Consequently, postmenopausal women who increase their calcium intake without also increasing their magnesium intake—as was the case in the Women’s Health Initiative study—can reduce absorption of magnesium because calcium competes for absorption with magnesium.15 Within this context, the failure of the researchers to include magnesium supplementation, along with calcium and vitamin D, strongly biased the findings in favor of harm—a glaring and irresponsible oversight for an $18 million study.

Furthermore, emerging research suggests that additional minerals such as boron, zinc, and silicon may also be critical for maintaining healthy bones. (See “Osteoporosis: How Calcium Combines with Other Nutrients to Combat Bone Loss,” Life Extension, January 2005.) The failure of the Women’s Health Initiative study to examine the impact of these important mineral nutrients may have further compromised the study’s findings.

Other Crippling Design Failures

Several other factors conspire to erode the impact of the Women’s Health Initiative calcium trial. For one, the study’s prescribed dosage of 400 IU per day of vitamin D had already been shown to have a negligible effect on the risk of hip fracture.17,18 In fact, most of the studies supporting a benefit provide vitamin D at a dose of 600 IU per day or higher.19-23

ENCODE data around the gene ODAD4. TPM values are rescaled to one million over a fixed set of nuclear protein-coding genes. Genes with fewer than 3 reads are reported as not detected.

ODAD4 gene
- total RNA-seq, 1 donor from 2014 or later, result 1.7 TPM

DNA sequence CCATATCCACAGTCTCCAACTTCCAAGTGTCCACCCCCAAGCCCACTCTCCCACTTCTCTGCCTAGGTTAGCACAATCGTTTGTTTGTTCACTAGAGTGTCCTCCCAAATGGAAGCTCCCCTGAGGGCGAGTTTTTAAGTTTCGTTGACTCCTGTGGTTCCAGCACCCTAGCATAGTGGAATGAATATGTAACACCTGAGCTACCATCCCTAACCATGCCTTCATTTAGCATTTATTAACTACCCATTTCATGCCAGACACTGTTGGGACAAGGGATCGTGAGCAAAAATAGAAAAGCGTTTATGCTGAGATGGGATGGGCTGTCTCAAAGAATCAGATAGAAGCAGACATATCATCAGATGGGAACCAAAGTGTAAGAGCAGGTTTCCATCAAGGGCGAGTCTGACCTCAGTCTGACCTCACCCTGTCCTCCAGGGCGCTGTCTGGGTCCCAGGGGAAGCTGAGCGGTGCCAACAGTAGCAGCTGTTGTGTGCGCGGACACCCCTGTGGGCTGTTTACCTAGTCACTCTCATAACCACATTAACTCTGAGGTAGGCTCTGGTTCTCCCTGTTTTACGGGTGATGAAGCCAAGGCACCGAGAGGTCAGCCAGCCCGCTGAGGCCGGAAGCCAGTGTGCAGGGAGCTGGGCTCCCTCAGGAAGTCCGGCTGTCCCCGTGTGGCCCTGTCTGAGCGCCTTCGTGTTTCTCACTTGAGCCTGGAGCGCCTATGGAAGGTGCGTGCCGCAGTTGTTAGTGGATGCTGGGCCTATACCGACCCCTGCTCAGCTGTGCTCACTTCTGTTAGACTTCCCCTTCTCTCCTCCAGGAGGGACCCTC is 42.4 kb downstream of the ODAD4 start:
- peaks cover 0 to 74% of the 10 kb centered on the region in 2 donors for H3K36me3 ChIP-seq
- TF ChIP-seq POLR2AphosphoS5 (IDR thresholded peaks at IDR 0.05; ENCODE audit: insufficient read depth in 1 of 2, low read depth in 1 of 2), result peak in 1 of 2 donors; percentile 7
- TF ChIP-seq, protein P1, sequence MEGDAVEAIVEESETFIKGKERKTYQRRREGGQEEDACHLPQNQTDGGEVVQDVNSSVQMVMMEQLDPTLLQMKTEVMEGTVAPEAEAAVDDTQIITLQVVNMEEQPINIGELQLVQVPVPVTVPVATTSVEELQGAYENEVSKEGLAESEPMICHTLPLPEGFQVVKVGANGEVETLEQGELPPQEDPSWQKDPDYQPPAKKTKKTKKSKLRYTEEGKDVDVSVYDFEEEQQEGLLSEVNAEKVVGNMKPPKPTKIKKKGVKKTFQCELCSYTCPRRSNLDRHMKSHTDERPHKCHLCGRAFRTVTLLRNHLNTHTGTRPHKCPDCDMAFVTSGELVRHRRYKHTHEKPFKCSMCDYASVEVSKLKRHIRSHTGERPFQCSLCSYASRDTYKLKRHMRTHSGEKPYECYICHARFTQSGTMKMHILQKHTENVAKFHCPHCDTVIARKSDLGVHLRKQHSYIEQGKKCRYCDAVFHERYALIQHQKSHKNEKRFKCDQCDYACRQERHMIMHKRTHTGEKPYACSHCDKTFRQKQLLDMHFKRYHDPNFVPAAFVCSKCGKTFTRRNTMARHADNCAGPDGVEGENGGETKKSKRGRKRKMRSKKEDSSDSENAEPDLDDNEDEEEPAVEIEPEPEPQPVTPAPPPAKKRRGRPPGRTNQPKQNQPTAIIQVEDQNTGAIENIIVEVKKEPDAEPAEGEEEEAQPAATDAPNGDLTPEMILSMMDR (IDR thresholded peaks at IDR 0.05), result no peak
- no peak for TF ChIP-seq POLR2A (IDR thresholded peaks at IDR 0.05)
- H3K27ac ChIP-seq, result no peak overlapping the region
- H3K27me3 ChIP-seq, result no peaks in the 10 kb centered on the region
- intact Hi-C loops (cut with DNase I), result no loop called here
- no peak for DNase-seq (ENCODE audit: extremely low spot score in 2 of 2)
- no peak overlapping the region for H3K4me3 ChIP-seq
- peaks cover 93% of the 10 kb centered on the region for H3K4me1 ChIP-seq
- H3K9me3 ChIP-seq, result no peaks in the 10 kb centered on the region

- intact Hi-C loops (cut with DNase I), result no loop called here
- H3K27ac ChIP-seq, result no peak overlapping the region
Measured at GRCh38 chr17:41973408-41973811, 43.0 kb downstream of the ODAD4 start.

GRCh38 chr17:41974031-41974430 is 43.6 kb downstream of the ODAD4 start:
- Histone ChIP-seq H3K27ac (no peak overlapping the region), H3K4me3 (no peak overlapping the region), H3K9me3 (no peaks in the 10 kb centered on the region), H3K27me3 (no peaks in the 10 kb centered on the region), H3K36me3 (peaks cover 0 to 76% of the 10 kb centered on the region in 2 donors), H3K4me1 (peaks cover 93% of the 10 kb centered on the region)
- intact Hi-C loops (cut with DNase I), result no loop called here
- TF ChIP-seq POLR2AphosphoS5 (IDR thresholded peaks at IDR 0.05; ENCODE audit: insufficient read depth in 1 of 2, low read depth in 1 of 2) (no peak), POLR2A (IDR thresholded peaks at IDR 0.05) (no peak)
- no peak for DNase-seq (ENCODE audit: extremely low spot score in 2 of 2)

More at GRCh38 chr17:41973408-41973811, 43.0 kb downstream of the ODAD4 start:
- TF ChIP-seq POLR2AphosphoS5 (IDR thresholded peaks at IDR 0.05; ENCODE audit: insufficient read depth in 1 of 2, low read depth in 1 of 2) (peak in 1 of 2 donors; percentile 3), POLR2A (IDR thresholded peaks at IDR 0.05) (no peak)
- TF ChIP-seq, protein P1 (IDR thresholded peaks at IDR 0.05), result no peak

In addition, more than half the women in both the intervention and comparison groups were already taking estrogen hormone therapy, known to increase bone mineral density, confounding interpretation of the study intervention. Moreover, all the study participants, including those in the comparison group, were allowed to continue their personal use of calcium and vitamin D. Therefore, it is quite conceivable that some of the women (those who normally take a calcium-vitamin D supplement) in the control group were actually taking more calcium and vitamin D than many of those women in the intervention group who did not take the prescribed daily amount. No wonder the results were confusing!